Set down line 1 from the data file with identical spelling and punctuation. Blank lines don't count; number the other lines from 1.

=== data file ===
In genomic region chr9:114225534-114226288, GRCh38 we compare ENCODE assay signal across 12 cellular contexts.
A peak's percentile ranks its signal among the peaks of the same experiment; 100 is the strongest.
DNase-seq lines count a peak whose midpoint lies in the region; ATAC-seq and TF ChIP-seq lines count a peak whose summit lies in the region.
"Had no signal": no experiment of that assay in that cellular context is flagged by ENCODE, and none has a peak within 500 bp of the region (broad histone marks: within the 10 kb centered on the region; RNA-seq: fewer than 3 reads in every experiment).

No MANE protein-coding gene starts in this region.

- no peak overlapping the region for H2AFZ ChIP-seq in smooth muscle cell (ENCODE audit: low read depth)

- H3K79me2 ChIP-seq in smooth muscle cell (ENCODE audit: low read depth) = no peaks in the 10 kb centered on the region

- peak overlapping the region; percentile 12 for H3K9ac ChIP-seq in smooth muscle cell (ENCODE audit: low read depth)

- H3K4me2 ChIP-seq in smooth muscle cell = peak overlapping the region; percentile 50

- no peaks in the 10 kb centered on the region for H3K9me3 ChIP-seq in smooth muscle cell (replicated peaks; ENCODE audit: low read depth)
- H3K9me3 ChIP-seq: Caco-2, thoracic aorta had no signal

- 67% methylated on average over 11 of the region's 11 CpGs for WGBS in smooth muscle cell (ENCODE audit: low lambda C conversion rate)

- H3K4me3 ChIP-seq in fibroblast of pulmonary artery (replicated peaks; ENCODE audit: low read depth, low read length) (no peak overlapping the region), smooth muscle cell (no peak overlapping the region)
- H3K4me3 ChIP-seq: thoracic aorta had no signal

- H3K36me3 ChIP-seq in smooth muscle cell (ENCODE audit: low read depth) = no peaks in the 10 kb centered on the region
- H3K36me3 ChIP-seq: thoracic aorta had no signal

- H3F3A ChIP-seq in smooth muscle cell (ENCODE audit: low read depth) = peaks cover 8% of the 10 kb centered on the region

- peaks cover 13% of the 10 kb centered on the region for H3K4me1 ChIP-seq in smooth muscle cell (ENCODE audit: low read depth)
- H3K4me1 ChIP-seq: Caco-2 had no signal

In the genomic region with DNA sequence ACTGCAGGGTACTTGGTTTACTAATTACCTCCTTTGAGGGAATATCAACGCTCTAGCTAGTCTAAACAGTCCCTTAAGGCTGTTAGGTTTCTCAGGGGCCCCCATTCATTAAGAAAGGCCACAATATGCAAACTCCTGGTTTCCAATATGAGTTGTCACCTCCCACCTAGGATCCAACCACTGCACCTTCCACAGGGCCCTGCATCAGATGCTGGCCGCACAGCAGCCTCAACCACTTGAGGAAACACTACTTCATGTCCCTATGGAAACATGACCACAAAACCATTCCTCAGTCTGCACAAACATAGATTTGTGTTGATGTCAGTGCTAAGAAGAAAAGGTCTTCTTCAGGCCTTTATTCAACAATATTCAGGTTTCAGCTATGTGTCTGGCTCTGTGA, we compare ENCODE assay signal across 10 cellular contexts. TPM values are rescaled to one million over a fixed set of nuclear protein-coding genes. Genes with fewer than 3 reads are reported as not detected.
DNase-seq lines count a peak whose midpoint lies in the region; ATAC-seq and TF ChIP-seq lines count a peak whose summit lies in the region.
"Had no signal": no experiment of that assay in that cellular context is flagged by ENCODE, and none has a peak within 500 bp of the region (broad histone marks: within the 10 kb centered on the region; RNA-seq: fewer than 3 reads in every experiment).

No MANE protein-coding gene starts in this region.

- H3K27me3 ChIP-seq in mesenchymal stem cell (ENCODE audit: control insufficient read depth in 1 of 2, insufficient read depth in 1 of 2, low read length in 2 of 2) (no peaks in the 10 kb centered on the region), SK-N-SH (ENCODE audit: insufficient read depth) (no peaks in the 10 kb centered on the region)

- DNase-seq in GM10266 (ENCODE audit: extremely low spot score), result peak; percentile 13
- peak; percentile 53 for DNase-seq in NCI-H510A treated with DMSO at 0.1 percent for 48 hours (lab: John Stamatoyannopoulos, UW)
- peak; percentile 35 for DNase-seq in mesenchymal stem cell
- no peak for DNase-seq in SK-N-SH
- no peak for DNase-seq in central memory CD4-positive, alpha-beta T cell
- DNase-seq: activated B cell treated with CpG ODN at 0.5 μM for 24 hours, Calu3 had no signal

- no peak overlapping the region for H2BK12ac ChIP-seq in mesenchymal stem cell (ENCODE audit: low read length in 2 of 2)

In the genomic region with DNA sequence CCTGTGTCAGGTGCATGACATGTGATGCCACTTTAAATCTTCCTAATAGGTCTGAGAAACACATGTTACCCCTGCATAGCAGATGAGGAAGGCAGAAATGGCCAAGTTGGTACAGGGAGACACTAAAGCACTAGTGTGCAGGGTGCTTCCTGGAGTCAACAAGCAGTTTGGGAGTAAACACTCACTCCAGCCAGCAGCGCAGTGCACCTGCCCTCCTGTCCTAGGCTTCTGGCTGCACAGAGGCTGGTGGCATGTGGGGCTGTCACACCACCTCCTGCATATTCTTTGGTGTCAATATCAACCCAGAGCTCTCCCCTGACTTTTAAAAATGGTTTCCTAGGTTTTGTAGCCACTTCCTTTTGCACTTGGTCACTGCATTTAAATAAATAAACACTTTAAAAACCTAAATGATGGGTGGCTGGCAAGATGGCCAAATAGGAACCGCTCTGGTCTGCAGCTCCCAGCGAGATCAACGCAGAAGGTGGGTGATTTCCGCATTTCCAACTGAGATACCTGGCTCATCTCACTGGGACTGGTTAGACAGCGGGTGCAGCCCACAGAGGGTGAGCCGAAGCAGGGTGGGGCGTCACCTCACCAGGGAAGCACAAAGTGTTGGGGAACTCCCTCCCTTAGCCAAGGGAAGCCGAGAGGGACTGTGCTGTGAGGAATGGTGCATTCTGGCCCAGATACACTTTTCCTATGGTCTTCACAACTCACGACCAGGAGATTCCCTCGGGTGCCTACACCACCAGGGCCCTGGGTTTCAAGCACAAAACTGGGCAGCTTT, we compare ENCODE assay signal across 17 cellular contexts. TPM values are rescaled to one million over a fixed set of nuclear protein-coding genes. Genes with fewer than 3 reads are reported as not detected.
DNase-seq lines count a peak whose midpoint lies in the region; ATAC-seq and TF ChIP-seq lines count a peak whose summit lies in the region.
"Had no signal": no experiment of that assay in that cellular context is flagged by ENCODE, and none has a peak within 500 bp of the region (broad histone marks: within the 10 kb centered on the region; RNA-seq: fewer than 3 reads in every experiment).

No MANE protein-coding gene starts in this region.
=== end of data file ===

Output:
In genomic region chr9:114225534-114226288, GRCh38 we compare ENCODE assay signal across 12 cellular contexts.